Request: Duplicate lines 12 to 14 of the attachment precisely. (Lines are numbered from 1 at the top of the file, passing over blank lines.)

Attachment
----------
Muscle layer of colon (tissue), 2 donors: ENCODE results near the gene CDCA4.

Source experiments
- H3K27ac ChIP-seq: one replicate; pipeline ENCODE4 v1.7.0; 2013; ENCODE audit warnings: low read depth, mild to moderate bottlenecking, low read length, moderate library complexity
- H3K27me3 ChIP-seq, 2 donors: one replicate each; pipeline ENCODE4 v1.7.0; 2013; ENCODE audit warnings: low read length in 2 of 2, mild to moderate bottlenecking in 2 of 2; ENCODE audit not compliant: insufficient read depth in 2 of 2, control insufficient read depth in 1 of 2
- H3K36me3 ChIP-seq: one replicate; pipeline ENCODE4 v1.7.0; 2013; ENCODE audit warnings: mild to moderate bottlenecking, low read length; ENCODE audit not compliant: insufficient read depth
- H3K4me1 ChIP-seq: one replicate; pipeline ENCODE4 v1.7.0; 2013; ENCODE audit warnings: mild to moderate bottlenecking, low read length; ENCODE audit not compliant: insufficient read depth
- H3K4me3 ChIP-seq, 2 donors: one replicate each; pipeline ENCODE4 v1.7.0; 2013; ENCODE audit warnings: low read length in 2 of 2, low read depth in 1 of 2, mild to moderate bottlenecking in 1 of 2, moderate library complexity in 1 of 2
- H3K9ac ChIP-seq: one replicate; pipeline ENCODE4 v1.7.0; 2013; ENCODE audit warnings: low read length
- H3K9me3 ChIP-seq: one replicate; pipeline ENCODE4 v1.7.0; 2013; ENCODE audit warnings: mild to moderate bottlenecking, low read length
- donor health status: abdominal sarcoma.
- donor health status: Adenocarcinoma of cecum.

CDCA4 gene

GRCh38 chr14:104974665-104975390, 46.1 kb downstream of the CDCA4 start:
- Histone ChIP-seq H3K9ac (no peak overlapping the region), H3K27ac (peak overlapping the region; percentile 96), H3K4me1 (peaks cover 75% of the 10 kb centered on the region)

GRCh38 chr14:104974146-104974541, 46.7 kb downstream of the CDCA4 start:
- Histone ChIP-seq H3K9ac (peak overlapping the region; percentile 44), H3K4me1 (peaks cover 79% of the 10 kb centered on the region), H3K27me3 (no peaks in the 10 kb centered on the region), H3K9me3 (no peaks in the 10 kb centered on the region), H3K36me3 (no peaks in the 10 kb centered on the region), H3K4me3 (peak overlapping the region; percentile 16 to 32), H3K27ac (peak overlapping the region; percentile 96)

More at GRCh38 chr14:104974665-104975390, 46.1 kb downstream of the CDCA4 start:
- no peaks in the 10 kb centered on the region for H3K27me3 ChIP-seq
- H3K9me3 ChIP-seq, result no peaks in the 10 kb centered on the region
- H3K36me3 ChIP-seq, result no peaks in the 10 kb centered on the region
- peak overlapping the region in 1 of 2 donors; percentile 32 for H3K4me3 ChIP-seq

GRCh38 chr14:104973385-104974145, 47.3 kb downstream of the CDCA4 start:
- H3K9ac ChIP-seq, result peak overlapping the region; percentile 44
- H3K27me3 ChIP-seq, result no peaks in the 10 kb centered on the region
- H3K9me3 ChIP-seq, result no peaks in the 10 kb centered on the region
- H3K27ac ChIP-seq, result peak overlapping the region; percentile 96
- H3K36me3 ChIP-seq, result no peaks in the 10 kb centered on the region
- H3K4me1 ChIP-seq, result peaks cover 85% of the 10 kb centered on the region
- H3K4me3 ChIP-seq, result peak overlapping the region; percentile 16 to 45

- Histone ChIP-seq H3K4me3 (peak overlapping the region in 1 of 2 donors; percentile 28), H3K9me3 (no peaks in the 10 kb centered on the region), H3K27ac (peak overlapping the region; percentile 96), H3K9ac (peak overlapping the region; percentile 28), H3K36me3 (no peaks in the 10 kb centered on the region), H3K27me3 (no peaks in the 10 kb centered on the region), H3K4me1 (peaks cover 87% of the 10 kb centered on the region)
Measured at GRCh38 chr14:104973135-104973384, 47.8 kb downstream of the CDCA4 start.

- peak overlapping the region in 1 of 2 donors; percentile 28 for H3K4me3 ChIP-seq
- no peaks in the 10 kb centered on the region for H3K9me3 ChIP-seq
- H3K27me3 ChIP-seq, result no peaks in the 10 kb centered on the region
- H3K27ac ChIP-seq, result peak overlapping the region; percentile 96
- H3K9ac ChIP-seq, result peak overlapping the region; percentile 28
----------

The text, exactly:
CDCA4 gene

GRCh38 chr14:104974665-104975390, 46.1 kb downstream of the CDCA4 start:
- Histone ChIP-seq H3K9ac (no peak overlapping the region), H3K27ac (peak overlapping the region; percentile 96), H3K4me1 (peaks cover 75% of the 10 kb centered on the region)